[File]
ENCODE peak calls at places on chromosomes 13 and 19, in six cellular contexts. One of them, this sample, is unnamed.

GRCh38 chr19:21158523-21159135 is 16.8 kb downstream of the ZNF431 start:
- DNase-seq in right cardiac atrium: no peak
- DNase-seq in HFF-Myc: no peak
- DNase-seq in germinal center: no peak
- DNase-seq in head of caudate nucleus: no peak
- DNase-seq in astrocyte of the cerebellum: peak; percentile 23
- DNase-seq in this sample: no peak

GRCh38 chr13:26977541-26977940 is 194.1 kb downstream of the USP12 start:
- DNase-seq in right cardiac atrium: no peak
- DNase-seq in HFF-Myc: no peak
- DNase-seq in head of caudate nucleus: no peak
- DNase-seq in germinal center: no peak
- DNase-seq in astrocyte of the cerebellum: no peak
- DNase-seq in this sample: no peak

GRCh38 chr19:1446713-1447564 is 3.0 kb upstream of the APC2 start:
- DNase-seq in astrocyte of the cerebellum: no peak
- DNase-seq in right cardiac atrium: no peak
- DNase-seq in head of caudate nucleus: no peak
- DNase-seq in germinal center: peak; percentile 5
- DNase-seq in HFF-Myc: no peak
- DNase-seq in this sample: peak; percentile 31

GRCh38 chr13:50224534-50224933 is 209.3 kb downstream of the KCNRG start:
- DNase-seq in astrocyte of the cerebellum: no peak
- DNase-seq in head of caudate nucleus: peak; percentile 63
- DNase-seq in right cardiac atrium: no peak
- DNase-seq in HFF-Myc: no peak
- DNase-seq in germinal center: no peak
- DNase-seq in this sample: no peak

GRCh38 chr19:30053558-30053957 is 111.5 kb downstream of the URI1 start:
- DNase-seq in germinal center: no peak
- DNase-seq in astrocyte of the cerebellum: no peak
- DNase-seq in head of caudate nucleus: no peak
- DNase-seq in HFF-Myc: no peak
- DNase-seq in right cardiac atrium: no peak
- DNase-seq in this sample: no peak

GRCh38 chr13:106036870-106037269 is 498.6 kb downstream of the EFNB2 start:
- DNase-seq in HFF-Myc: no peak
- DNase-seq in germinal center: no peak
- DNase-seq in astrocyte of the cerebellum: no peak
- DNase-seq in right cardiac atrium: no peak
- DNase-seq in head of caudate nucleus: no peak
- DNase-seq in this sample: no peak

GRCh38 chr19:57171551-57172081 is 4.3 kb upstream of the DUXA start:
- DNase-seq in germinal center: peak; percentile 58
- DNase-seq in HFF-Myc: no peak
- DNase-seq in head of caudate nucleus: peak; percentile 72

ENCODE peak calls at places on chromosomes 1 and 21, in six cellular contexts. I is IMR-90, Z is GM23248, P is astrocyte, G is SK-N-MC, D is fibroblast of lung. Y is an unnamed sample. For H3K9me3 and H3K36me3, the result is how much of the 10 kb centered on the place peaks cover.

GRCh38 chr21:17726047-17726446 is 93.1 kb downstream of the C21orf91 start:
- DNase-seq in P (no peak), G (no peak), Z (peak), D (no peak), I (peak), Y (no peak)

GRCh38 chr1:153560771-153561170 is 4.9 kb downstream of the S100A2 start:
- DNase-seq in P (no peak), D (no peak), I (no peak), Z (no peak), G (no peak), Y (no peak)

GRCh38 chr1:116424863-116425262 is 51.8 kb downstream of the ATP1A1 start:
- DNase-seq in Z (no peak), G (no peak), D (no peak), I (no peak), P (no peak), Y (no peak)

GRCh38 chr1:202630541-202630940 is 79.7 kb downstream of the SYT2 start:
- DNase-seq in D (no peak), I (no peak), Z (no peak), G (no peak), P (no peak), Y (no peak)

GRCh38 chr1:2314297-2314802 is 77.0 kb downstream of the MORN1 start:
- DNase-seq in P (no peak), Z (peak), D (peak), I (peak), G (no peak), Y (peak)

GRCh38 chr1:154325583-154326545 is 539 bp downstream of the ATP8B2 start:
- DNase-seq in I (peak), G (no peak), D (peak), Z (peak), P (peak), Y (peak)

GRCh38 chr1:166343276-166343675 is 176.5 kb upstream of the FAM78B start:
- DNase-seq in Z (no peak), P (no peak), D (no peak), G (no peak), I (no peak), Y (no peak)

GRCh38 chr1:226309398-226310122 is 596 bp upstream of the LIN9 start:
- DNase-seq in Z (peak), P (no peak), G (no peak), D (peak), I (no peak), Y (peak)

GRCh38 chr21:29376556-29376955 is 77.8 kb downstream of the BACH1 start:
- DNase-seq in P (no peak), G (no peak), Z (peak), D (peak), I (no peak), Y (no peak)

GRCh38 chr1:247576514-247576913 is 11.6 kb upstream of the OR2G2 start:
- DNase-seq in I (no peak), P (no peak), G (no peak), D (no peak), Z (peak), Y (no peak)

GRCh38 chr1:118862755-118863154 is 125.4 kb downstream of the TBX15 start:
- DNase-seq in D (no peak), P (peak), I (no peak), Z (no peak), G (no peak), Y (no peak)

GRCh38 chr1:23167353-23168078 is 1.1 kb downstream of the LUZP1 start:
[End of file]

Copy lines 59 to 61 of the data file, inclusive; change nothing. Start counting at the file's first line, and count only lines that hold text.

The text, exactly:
GRCh38 chr1:154325583-154326545 is 539 bp downstream of the ATP8B2 start:
- DNase-seq in I (peak), G (no peak), D (peak), Z (peak), P (peak), Y (peak)

GRCh38 chr1:166343276-166343675 is 176.5 kb upstream of the FAM78B start: